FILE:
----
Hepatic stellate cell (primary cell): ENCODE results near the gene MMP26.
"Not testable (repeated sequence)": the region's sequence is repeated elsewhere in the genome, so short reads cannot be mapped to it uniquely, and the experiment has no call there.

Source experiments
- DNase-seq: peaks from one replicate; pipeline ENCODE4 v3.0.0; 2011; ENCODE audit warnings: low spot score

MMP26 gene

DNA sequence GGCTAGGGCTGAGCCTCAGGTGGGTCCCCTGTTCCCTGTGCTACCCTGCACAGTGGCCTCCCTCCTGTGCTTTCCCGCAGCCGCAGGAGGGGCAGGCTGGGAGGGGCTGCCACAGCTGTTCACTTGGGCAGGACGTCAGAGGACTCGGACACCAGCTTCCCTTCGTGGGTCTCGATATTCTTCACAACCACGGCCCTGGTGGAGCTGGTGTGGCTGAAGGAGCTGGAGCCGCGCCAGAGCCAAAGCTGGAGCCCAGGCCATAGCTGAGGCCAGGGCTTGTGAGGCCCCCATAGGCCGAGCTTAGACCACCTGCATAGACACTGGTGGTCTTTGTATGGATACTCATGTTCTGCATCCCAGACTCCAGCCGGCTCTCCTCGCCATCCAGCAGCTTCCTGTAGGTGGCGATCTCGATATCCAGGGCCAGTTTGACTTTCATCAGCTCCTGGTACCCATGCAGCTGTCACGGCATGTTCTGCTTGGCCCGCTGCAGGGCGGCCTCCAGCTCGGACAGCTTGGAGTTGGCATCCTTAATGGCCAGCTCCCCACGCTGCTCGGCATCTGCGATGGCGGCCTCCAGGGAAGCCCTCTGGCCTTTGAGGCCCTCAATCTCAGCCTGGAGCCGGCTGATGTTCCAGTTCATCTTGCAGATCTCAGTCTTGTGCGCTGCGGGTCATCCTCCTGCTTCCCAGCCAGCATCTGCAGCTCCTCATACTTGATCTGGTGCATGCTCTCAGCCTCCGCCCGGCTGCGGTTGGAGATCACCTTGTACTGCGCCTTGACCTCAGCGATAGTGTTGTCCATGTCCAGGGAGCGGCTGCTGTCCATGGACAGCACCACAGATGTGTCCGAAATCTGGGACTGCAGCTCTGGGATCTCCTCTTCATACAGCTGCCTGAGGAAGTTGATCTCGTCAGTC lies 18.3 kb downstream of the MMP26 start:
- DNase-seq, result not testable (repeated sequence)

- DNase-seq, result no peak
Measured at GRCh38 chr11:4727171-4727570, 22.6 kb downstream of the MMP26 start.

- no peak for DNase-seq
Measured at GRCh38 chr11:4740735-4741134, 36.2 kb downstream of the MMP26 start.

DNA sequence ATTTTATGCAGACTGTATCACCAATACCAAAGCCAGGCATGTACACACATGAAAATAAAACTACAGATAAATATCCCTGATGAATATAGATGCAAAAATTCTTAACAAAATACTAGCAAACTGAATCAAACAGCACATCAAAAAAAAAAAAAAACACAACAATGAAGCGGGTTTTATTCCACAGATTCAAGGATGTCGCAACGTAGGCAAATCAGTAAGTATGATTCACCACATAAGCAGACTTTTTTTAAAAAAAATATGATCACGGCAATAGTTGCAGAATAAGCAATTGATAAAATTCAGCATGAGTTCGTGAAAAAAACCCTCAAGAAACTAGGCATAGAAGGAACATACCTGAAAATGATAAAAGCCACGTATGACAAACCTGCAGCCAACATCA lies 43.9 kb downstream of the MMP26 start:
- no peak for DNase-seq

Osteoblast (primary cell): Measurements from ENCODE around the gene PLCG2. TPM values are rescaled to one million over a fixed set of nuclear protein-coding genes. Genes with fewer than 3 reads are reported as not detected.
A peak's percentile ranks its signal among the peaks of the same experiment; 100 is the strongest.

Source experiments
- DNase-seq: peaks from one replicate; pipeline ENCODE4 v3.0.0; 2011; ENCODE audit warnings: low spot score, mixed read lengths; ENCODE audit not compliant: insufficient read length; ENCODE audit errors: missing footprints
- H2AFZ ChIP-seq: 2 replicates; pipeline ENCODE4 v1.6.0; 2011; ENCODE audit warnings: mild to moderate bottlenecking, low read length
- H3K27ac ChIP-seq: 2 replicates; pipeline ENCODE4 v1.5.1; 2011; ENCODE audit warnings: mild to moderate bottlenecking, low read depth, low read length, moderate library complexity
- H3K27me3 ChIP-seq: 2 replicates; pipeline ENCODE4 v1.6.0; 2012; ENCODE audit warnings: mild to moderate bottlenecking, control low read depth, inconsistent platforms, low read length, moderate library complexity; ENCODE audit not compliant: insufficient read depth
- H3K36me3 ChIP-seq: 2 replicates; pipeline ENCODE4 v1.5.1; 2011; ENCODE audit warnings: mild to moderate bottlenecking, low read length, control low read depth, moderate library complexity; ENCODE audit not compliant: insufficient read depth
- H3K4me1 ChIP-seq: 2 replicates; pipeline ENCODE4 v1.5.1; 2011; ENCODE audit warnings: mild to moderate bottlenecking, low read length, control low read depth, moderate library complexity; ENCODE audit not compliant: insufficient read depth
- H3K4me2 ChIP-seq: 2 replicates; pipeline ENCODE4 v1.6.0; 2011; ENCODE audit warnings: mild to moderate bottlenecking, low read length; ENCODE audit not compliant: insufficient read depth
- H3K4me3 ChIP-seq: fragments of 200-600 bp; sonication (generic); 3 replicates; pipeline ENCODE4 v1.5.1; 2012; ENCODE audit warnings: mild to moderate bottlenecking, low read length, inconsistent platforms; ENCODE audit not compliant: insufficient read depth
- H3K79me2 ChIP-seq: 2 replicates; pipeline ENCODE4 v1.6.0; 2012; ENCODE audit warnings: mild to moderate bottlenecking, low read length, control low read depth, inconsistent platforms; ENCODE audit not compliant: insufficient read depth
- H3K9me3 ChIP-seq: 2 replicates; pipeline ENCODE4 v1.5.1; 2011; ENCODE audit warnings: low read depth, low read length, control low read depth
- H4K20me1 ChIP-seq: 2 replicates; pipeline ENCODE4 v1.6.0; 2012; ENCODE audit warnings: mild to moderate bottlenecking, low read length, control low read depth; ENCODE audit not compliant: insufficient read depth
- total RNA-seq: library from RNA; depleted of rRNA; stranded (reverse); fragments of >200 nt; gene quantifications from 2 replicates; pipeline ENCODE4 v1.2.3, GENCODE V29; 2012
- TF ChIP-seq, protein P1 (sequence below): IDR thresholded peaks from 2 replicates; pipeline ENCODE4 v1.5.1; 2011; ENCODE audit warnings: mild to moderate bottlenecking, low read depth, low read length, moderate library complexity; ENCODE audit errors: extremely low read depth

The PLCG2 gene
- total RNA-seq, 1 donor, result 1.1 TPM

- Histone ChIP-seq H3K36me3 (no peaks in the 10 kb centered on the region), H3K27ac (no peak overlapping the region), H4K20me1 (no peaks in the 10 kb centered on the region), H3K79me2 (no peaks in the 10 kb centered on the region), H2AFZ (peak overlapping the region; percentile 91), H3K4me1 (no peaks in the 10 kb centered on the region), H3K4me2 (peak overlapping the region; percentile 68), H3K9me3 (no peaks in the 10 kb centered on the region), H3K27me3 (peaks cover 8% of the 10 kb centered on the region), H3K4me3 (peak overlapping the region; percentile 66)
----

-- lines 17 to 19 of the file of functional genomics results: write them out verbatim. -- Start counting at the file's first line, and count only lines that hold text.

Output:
- DNase-seq: peaks from one replicate; pipeline ENCODE4 v3.0.0; 2011; ENCODE audit warnings: low spot score, mixed read lengths; ENCODE audit not compliant: insufficient read length; ENCODE audit errors: missing footprints
- H2AFZ ChIP-seq: 2 replicates; pipeline ENCODE4 v1.6.0; 2011; ENCODE audit warnings: mild to moderate bottlenecking, low read length
- H3K27ac ChIP-seq: 2 replicates; pipeline ENCODE4 v1.5.1; 2011; ENCODE audit warnings: mild to moderate bottlenecking, low read depth, low read length, moderate library complexity